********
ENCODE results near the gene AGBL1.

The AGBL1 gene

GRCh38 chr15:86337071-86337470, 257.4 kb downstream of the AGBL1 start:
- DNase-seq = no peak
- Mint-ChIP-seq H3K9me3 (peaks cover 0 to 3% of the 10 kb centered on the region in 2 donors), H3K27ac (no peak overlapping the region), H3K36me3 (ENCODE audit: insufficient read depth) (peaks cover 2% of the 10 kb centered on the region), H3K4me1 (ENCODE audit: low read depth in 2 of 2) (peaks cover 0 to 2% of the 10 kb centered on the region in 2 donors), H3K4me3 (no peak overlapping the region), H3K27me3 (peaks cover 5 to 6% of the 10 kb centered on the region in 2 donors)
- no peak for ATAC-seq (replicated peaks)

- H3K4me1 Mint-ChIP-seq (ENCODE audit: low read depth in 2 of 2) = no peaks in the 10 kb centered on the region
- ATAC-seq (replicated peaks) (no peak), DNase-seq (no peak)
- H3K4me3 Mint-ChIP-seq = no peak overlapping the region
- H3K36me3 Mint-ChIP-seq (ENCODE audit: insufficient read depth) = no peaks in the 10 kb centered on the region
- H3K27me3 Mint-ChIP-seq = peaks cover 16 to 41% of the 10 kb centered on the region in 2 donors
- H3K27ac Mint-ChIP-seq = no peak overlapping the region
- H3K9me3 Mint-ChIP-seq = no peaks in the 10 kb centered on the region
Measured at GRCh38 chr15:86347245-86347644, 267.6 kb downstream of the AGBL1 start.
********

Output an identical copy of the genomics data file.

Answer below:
ENCODE results near the gene AGBL1.

The AGBL1 gene

GRCh38 chr15:86337071-86337470, 257.4 kb downstream of the AGBL1 start:
- DNase-seq = no peak
- Mint-ChIP-seq H3K9me3 (peaks cover 0 to 3% of the 10 kb centered on the region in 2 donors), H3K27ac (no peak overlapping the region), H3K36me3 (ENCODE audit: insufficient read depth) (peaks cover 2% of the 10 kb centered on the region), H3K4me1 (ENCODE audit: low read depth in 2 of 2) (peaks cover 0 to 2% of the 10 kb centered on the region in 2 donors), H3K4me3 (no peak overlapping the region), H3K27me3 (peaks cover 5 to 6% of the 10 kb centered on the region in 2 donors)
- no peak for ATAC-seq (replicated peaks)

- H3K4me1 Mint-ChIP-seq (ENCODE audit: low read depth in 2 of 2) = no peaks in the 10 kb centered on the region
- ATAC-seq (replicated peaks) (no peak), DNase-seq (no peak)
- H3K4me3 Mint-ChIP-seq = no peak overlapping the region
- H3K36me3 Mint-ChIP-seq (ENCODE audit: insufficient read depth) = no peaks in the 10 kb centered on the region
- H3K27me3 Mint-ChIP-seq = peaks cover 16 to 41% of the 10 kb centered on the region in 2 donors
- H3K27ac Mint-ChIP-seq = no peak overlapping the region
- H3K9me3 Mint-ChIP-seq = no peaks in the 10 kb centered on the region
Measured at GRCh38 chr15:86347245-86347644, 267.6 kb downstream of the AGBL1 start.